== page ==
A business transition and/or sale plan are critical to putting your goals and priorities in place to help ensure a successful and profitable “exit strategy” process in the future. Here, Gene Crescente, senior vice president at PNC Wealth Management, answers some key questions about why it is important to have a clearly defined strategy in place.
Without a clearly defined “exit strategy” in place, you may be leaving your personal and financial future to chance. How do you know when the time is right?
You don’t! Waiting until you feel the time is right will inevitably leave you scrambling when an interesting offer comes in … or when some life-altering event occurs. The best way to plan for a business exit is to continually incorporate that into your everyday business strategy. A well-run business is many things, including one that someone will pay a premium for because you have all of the pieces in place for it to run well without you there. And if your business is not ready to transition, it’s likely that your personal planning also will be insufficient to meet your needs.
What are the first of next steps you should take?
Take a critical look at your operation. Look at each area of the business (sales, operations, office functions) and ask yourself “what will happen if I am not here… can each department function for an extended period of time?” If not, do you have the right people in place and have you given them the proper training and actual authority to run their area.
On the personal side, look at your finances. Are there enough assets to support your (and your family’s) lifestyle without the business? If not, how much would you need to accumulate to reach that point? That’s a shorthand way of figuring out what you would need to net from the business, and it should help identify and drive the changes that should be implemented.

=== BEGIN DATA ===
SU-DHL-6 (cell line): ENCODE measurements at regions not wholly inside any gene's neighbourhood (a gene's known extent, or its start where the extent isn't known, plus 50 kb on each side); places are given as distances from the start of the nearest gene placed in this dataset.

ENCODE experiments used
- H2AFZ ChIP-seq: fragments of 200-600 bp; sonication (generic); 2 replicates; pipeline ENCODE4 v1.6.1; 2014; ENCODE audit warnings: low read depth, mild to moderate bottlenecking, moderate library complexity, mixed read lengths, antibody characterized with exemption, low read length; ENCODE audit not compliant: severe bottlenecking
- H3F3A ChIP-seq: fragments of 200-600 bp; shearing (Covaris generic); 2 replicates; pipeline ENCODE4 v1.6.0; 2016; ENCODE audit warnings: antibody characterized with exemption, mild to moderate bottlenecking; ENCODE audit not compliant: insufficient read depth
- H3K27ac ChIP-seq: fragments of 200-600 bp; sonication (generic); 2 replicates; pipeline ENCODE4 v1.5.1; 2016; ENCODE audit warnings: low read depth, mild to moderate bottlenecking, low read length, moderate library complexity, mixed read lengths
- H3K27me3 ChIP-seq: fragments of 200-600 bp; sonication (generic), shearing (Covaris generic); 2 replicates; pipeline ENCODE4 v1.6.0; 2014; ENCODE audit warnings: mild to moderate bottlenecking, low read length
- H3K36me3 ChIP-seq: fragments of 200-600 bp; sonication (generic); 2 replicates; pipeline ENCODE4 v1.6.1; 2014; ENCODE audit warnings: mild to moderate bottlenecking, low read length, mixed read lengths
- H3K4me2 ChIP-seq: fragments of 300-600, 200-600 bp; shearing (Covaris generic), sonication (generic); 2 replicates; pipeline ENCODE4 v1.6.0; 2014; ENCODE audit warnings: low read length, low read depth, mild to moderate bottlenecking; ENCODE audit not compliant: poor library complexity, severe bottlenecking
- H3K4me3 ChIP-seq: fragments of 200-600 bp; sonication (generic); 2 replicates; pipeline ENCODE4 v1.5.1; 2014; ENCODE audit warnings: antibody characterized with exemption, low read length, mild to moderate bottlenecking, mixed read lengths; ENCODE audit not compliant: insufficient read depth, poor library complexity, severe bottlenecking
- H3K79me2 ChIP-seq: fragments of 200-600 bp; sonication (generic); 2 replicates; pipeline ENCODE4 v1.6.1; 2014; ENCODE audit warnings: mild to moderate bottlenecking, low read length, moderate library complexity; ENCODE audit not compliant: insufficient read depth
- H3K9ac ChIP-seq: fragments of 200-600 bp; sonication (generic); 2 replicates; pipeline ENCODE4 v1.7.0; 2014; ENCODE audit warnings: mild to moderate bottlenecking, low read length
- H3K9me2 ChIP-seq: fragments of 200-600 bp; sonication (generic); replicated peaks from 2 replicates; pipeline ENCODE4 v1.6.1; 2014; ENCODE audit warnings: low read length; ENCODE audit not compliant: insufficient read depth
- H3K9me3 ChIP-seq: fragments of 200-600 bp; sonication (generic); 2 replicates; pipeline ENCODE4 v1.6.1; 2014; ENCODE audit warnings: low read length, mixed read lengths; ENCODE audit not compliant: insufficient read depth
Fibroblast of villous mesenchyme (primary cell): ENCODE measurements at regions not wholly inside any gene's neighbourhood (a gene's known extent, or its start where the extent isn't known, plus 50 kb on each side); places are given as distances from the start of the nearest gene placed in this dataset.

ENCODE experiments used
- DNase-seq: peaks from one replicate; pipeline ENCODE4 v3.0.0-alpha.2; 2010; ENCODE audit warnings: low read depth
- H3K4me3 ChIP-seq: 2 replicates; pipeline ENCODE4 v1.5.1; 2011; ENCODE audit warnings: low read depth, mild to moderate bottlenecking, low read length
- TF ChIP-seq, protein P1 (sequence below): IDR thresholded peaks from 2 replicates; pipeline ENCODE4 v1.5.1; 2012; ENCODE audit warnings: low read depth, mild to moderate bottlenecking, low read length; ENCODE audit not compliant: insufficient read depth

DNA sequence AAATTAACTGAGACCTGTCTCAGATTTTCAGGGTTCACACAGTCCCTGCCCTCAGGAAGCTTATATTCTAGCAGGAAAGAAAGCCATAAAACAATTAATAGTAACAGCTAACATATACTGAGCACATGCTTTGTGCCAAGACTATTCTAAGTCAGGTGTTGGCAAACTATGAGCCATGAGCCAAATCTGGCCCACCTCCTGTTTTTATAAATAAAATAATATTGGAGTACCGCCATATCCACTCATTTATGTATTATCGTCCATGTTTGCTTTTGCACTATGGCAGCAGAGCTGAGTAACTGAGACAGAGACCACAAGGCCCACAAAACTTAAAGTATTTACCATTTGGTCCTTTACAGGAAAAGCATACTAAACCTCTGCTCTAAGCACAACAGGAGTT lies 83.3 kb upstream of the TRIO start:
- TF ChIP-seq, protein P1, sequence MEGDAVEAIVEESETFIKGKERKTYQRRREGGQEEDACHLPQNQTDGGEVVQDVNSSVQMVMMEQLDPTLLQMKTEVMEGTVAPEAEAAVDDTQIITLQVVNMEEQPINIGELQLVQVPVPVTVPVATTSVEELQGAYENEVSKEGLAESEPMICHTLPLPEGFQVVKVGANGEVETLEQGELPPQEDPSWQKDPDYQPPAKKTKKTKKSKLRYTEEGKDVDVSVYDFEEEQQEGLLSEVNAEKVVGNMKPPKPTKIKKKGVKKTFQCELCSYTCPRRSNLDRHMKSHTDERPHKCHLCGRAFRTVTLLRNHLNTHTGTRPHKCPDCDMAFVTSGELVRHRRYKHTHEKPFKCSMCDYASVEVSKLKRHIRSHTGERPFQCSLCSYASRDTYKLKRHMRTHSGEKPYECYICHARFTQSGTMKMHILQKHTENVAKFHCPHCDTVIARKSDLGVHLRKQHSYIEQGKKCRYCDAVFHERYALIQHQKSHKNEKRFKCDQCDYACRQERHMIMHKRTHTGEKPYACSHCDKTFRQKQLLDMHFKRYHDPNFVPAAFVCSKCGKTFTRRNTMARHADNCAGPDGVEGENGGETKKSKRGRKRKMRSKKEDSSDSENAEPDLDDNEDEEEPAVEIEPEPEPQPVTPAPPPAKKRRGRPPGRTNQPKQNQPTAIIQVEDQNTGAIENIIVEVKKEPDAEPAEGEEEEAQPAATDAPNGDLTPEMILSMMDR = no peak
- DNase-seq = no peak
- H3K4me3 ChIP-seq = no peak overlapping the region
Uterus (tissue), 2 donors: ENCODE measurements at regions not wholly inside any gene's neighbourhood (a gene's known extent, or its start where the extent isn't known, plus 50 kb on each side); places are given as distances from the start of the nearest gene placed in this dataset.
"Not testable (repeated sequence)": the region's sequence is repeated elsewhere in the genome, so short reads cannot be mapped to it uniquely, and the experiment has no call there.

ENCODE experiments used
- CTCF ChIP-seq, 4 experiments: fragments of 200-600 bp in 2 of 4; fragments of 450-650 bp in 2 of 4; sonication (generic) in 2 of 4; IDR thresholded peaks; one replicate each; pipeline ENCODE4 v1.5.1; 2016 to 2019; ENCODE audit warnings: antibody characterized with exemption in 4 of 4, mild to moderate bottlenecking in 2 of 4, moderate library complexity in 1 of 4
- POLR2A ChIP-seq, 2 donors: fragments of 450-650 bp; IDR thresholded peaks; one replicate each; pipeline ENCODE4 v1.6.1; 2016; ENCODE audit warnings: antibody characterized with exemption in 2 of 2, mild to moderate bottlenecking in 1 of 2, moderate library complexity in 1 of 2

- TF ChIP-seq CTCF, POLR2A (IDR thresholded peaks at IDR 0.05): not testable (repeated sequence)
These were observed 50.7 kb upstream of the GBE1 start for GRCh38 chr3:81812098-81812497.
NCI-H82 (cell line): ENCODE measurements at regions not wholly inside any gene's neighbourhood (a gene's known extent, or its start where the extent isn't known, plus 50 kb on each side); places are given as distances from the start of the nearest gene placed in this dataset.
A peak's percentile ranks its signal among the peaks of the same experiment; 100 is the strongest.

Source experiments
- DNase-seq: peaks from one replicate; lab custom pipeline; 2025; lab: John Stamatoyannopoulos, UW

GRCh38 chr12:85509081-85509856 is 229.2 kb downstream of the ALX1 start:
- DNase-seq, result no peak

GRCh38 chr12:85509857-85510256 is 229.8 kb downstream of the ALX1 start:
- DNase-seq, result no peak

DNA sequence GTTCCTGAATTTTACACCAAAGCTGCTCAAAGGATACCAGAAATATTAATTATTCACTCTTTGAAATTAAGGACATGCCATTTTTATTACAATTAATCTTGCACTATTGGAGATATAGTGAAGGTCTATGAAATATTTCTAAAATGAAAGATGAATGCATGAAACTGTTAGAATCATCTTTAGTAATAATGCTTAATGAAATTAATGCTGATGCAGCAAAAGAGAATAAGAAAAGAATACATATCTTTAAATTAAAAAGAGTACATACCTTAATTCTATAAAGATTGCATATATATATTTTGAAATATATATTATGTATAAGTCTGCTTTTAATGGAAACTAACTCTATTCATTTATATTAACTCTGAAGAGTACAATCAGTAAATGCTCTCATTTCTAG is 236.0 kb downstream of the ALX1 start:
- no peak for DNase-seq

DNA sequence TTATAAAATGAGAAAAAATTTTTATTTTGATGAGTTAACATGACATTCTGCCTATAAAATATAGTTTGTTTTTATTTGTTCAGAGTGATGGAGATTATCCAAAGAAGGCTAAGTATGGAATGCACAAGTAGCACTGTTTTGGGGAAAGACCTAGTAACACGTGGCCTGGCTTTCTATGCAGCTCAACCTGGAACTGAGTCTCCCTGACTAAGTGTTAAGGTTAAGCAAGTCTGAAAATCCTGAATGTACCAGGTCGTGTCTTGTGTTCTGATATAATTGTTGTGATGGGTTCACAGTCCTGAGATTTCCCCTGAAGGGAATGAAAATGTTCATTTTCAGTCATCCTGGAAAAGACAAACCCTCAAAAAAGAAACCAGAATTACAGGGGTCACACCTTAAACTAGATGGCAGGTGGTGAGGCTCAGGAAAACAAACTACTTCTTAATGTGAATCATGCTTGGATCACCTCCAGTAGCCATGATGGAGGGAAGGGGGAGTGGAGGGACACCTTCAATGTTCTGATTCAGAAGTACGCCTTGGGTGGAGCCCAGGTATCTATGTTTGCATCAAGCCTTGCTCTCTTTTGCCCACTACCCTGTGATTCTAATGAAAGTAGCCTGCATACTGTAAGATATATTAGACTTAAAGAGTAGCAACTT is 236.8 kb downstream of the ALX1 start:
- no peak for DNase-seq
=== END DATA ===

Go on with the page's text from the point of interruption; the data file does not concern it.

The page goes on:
What information do you need to start the business transition process?
To properly plan, we need to look at both the business and your personal situation. You should have available all of the pertinent business documents (three years of financials, current year projections, business form documentation, etc.) along with any other important information (for example, ownership structure, notes/loans payable, expansion plans, etc.).
On your personal side, you should pull out whatever estate plans you have in place, along with your investment account statements (including a 401(k) in the business, if you have one).
Finally, you should have an “idea” number. That is what amount would I need to have in investments to make my idea of my next phase work for me and my family. It does not need to be exact; it’s there to set the table for the discussions to come.
What are some succession planning best practices?
The best practice when looking at succession planning is to make it part of your ongoing business strategy, no matter if your plan is to leave/sell the business to your family or sell it to someone else. If you always have an eye out for “what does this business need to run properly and succeed without me,” you’ll go a long way towards developing a firm that is aiming to maximize its value.
How and when should you include financial advisers in the process? Financial advisers are a critical part of getting your personal finances in shape so you can set yourself up for not being involved in the business, living the lifestyle
you want and taking care of your family. You should consider working with a financial adviser who integrates financial planning into their offering, as investing without a plan for the future will probably not achieve your goals. Ideally, you should be working with a firm such as this throughout your working years. If not, now is a great time to start.
Is there anything you would like to add?
Business succession planning encompasses many things, but the most important thing to remember is that it is a process. A business transition that is hammered out in an afternoon will likely be unsatisfying to all involved, but one that is part of your ongoing business strategy and that is well prepared for will likely meet your business, personal and family needs.
To learn more on business succession planning, please review our website https://www.pnc.com/en/corporate-and- institutional/commercial-banking/business- succession-planning-process.html.